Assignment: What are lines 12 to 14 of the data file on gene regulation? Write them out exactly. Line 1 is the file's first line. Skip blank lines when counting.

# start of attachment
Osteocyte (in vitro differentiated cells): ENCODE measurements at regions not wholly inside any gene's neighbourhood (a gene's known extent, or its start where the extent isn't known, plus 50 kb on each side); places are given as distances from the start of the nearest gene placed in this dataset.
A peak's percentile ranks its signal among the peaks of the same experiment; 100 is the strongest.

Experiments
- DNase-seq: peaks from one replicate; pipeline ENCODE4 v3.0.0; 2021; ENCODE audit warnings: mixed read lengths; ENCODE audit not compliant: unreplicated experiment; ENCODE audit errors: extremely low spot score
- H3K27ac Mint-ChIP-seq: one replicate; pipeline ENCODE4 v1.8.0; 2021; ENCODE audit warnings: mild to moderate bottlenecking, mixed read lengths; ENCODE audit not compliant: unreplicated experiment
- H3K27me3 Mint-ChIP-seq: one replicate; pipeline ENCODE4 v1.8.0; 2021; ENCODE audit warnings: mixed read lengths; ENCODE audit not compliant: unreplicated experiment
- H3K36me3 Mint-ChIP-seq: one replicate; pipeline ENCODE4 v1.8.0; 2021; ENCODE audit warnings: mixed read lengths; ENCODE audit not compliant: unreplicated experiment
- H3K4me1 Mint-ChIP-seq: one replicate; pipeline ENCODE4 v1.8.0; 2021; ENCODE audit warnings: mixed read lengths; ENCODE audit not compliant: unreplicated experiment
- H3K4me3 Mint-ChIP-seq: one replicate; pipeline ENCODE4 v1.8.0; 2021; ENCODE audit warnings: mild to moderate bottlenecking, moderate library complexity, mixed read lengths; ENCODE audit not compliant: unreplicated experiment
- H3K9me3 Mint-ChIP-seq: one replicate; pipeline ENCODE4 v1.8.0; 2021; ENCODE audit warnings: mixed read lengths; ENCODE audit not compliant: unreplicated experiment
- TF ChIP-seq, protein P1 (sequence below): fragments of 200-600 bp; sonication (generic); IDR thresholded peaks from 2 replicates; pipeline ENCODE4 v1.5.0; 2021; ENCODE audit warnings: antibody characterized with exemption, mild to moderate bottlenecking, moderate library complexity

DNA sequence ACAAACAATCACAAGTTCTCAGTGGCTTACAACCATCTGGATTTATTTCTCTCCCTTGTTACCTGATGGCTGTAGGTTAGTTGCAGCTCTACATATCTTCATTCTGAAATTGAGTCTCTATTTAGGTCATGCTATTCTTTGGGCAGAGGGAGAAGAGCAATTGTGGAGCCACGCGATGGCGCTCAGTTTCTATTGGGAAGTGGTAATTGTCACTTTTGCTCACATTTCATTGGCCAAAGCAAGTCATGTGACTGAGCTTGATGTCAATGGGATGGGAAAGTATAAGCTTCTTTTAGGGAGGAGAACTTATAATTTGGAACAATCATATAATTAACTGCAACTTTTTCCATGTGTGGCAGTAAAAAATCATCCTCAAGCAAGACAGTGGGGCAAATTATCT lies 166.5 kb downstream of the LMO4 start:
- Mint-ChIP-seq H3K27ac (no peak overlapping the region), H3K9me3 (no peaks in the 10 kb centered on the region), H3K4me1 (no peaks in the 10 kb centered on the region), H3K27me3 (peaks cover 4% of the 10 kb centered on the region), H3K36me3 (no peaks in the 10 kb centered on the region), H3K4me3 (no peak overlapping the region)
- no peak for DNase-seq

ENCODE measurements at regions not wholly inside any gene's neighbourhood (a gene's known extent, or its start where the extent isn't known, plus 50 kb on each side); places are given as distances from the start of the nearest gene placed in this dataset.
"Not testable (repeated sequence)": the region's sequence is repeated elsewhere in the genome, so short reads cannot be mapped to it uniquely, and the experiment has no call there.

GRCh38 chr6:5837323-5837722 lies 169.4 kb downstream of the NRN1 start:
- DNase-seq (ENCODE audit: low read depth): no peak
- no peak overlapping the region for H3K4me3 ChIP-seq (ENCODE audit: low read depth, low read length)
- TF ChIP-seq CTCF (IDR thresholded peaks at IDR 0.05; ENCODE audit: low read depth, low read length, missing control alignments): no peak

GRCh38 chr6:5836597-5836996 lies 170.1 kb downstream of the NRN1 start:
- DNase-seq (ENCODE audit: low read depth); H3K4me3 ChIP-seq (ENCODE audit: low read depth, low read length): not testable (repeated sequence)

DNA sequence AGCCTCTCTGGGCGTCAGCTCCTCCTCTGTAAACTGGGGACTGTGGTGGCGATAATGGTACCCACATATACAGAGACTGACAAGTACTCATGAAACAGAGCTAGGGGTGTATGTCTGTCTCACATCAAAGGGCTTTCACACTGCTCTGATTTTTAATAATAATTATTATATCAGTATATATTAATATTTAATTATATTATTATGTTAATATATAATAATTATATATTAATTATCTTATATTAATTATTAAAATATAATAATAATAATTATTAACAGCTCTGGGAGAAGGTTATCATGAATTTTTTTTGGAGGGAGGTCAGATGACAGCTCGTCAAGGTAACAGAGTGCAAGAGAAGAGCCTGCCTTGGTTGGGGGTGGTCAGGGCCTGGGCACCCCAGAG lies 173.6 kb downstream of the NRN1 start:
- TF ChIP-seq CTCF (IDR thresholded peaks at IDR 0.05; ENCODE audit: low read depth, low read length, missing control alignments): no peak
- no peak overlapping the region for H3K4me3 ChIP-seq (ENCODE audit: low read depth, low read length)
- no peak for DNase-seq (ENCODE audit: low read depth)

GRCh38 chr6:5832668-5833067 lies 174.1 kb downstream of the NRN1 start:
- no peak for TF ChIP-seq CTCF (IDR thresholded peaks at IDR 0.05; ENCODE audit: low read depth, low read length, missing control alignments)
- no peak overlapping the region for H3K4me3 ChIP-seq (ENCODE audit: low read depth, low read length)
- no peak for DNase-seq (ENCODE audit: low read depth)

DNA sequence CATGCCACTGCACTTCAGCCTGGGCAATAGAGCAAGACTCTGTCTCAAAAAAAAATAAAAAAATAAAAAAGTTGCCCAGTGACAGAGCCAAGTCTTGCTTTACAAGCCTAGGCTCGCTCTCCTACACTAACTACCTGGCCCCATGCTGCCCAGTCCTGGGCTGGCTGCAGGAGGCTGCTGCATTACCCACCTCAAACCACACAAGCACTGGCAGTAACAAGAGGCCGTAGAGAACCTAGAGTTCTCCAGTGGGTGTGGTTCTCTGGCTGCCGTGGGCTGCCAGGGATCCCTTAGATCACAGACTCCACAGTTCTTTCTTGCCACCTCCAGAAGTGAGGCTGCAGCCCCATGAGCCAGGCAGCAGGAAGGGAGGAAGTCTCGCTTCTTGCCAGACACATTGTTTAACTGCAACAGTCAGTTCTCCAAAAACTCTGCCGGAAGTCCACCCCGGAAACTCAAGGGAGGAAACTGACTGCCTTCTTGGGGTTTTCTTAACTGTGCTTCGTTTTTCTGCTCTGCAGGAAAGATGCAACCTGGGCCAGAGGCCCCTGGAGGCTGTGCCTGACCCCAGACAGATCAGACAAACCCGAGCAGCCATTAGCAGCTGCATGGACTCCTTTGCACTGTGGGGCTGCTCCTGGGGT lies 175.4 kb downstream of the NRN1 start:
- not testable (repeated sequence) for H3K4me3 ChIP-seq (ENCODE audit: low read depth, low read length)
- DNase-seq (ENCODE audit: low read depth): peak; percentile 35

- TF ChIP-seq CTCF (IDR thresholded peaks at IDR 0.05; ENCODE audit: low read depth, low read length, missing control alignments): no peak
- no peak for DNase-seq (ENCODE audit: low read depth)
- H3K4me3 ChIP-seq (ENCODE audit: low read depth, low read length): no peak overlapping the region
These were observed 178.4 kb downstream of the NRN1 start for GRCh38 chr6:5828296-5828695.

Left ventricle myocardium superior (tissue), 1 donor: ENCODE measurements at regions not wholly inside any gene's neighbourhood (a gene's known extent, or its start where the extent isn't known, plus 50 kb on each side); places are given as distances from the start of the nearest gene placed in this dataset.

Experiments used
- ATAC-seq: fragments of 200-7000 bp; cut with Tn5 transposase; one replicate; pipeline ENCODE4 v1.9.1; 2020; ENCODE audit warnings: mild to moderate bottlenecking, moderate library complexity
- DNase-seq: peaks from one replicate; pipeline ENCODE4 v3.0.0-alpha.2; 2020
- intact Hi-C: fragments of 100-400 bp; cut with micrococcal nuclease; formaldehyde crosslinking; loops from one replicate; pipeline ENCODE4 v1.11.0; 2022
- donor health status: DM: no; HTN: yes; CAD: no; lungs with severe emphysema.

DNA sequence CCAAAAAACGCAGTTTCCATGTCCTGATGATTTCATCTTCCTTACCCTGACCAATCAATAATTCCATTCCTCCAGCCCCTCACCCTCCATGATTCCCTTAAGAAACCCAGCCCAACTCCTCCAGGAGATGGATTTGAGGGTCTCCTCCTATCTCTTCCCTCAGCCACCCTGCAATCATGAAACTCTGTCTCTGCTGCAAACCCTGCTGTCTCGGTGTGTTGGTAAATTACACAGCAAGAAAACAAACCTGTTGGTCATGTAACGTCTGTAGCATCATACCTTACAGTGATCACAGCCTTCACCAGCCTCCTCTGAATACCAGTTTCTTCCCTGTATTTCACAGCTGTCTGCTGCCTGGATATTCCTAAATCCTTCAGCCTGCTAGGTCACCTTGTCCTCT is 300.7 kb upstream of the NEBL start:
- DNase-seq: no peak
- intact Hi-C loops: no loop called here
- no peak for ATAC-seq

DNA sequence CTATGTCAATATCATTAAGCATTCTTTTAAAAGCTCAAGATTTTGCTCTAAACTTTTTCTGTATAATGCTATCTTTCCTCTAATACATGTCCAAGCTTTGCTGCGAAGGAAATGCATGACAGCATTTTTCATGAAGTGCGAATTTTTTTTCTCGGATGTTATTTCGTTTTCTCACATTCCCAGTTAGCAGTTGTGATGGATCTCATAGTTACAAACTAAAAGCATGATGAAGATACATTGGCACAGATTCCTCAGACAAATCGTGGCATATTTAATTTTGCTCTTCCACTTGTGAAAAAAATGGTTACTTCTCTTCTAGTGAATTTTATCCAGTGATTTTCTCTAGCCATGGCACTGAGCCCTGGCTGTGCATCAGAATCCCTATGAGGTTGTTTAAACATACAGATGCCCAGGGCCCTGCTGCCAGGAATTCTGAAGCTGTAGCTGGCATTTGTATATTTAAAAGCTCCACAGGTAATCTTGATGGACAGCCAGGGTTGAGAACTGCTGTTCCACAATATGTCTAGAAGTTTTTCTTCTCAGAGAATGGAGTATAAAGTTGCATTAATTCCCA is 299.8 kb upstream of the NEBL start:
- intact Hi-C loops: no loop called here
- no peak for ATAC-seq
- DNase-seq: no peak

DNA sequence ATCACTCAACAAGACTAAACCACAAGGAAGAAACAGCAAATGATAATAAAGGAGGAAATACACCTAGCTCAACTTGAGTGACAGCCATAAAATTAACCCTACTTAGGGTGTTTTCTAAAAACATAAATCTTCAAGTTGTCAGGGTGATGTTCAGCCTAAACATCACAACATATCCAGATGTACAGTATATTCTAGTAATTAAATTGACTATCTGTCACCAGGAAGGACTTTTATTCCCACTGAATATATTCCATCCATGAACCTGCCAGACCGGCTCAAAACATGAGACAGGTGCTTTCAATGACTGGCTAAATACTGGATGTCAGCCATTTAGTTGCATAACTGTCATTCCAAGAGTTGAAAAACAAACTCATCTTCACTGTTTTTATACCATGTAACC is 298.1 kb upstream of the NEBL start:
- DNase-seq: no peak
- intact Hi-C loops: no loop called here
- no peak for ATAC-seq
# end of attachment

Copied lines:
DNA sequence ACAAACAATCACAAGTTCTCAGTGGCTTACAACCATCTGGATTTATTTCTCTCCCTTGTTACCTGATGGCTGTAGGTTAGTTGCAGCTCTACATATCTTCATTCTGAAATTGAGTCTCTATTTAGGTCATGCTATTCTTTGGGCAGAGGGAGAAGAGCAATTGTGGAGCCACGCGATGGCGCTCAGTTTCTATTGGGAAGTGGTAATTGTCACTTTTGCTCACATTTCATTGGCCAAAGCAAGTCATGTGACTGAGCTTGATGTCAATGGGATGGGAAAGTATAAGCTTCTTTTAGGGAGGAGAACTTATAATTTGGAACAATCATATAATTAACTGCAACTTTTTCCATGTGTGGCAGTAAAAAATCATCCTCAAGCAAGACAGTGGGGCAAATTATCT lies 166.5 kb downstream of the LMO4 start:
- Mint-ChIP-seq H3K27ac (no peak overlapping the region), H3K9me3 (no peaks in the 10 kb centered on the region), H3K4me1 (no peaks in the 10 kb centered on the region), H3K27me3 (peaks cover 4% of the 10 kb centered on the region), H3K36me3 (no peaks in the 10 kb centered on the region), H3K4me3 (no peak overlapping the region)
- no peak for DNase-seq